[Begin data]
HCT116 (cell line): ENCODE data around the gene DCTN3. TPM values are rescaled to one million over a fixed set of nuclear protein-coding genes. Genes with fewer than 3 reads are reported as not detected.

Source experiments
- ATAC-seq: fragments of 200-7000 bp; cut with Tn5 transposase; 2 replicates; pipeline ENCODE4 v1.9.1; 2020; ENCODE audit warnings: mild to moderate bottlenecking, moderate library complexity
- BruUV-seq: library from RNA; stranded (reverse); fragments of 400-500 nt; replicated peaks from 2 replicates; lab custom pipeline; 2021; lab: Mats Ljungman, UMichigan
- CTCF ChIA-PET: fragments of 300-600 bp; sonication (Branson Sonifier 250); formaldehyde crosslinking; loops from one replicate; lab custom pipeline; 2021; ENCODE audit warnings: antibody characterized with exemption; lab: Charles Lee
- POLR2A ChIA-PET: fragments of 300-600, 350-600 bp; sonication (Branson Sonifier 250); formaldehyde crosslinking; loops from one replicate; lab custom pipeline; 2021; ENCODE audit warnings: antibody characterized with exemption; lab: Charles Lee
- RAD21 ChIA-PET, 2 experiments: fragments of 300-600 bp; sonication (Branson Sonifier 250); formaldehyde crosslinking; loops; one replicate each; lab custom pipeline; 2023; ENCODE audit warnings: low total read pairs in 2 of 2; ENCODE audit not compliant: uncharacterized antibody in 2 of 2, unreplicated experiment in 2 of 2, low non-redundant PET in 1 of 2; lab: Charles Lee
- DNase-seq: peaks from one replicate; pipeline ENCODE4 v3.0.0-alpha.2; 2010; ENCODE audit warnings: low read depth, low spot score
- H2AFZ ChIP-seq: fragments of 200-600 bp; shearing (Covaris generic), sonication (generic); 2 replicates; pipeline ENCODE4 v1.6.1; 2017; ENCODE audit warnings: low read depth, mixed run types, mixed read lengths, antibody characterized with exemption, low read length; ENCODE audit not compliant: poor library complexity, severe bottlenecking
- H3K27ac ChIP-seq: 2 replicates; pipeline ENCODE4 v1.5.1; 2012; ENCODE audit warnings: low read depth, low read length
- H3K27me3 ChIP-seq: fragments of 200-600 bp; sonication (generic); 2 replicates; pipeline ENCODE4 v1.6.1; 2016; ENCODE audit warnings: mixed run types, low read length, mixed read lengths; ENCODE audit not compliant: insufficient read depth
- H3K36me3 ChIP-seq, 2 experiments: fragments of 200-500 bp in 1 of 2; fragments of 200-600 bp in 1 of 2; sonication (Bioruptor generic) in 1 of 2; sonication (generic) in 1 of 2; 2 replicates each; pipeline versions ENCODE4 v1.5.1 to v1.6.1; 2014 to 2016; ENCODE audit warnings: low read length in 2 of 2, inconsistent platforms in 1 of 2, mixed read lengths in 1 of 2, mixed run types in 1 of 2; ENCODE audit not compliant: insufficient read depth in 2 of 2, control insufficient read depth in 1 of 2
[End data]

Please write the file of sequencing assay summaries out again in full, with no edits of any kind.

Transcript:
HCT116 (cell line): ENCODE data around the gene DCTN3. TPM values are rescaled to one million over a fixed set of nuclear protein-coding genes. Genes with fewer than 3 reads are reported as not detected.

Source experiments
- ATAC-seq: fragments of 200-7000 bp; cut with Tn5 transposase; 2 replicates; pipeline ENCODE4 v1.9.1; 2020; ENCODE audit warnings: mild to moderate bottlenecking, moderate library complexity
- BruUV-seq: library from RNA; stranded (reverse); fragments of 400-500 nt; replicated peaks from 2 replicates; lab custom pipeline; 2021; lab: Mats Ljungman, UMichigan
- CTCF ChIA-PET: fragments of 300-600 bp; sonication (Branson Sonifier 250); formaldehyde crosslinking; loops from one replicate; lab custom pipeline; 2021; ENCODE audit warnings: antibody characterized with exemption; lab: Charles Lee
- POLR2A ChIA-PET: fragments of 300-600, 350-600 bp; sonication (Branson Sonifier 250); formaldehyde crosslinking; loops from one replicate; lab custom pipeline; 2021; ENCODE audit warnings: antibody characterized with exemption; lab: Charles Lee
- RAD21 ChIA-PET, 2 experiments: fragments of 300-600 bp; sonication (Branson Sonifier 250); formaldehyde crosslinking; loops; one replicate each; lab custom pipeline; 2023; ENCODE audit warnings: low total read pairs in 2 of 2; ENCODE audit not compliant: uncharacterized antibody in 2 of 2, unreplicated experiment in 2 of 2, low non-redundant PET in 1 of 2; lab: Charles Lee
- DNase-seq: peaks from one replicate; pipeline ENCODE4 v3.0.0-alpha.2; 2010; ENCODE audit warnings: low read depth, low spot score
- H2AFZ ChIP-seq: fragments of 200-600 bp; shearing (Covaris generic), sonication (generic); 2 replicates; pipeline ENCODE4 v1.6.1; 2017; ENCODE audit warnings: low read depth, mixed run types, mixed read lengths, antibody characterized with exemption, low read length; ENCODE audit not compliant: poor library complexity, severe bottlenecking
- H3K27ac ChIP-seq: 2 replicates; pipeline ENCODE4 v1.5.1; 2012; ENCODE audit warnings: low read depth, low read length
- H3K27me3 ChIP-seq: fragments of 200-600 bp; sonication (generic); 2 replicates; pipeline ENCODE4 v1.6.1; 2016; ENCODE audit warnings: mixed run types, low read length, mixed read lengths; ENCODE audit not compliant: insufficient read depth
- H3K36me3 ChIP-seq, 2 experiments: fragments of 200-500 bp in 1 of 2; fragments of 200-600 bp in 1 of 2; sonication (Bioruptor generic) in 1 of 2; sonication (generic) in 1 of 2; 2 replicates each; pipeline versions ENCODE4 v1.5.1 to v1.6.1; 2014 to 2016; ENCODE audit warnings: low read length in 2 of 2, inconsistent platforms in 1 of 2, mixed read lengths in 1 of 2, mixed run types in 1 of 2; ENCODE audit not compliant: insufficient read depth in 2 of 2, control insufficient read depth in 1 of 2